We knew we could run it on one node. We needed to have one very powerful node.
The one that we were having trouble with was the central server that is the brain of the operations that handles all the traffic. And so each of the ancillary databases, as they're processing requests, has to reach back, in many cases, to the primary [server].
It's interesting that even though we were running on one node, we didn't have a single point of failure because we had the other three nodes. They were having trouble working together but they could each function independently.
It was very strange and even Oracle was perplexed by it.
FCW: What did you do then?
Ambrose: We knew we could run it on one node. We needed to have one very powerful node.
REPORTER'S NOTE: Ambrose's office then ordered two servers from Hewlett Packard that he said HP “built for us overnight” under a blanket purchase agreement.
Ambrose: We found a 40-core server that HP built for us that Microsoft believed [Windows Server] 2003 could handle. They came in, they started to make some changes to the operating system so that it could function. Long story short: the recommendation was made to just go forward to [Windows Server] 2008.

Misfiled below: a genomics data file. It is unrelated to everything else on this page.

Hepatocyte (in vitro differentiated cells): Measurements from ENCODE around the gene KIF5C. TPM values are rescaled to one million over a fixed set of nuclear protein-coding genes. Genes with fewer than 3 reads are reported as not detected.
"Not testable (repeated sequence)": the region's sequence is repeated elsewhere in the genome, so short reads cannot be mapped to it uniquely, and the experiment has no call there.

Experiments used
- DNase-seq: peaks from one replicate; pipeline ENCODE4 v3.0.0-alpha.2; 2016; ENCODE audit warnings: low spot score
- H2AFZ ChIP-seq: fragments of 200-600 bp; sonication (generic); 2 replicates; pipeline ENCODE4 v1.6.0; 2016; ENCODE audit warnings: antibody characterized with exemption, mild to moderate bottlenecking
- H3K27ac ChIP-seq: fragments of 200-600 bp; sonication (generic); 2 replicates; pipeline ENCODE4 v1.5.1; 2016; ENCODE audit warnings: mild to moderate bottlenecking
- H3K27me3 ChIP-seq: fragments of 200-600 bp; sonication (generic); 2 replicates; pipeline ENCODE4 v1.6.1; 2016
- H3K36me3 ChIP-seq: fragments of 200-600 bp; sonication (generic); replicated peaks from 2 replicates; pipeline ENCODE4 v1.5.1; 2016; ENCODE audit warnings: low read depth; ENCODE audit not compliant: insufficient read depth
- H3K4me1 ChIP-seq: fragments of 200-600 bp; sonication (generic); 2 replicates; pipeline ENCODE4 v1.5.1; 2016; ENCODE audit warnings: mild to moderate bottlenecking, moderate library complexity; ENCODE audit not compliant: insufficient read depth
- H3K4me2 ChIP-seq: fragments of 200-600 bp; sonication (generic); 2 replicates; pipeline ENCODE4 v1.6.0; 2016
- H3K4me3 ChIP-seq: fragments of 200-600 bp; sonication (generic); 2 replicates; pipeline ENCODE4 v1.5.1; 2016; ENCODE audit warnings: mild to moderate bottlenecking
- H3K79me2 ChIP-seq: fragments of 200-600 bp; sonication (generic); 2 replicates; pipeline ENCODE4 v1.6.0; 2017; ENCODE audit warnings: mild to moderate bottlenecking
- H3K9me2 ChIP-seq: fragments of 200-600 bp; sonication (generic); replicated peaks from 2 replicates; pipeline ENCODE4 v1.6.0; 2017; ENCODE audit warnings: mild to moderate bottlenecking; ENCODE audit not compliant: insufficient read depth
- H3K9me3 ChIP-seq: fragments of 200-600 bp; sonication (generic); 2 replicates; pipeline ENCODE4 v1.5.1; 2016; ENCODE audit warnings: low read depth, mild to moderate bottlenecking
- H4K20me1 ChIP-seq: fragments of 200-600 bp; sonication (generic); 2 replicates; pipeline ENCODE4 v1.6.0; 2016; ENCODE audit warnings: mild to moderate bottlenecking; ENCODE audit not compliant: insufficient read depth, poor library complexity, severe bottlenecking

And so we had to do some testing, of course, because that changed our architecture a bit. So we went forward with two new servers, running Windows Server 2008 and the Oracle 10.2.0.5 software, which we went from a 16-core, single-node server to a 40-core server. We were able to handle the traffic.
FCW: Where does your plan to modernize CCD stand, given its struggles in July?
Ambrose: Our modernization that we had been planning was to move from Windows Server 2003 and Oracle 10G to Linux and Oracle 11G. We're still planning that migration by January. That migration will occur on Oracle Exadata machines. We made a big investment in Exadata. We're going to test the CCD on Oracle Enterprise Linux and 11G, running on Exadata for our January release.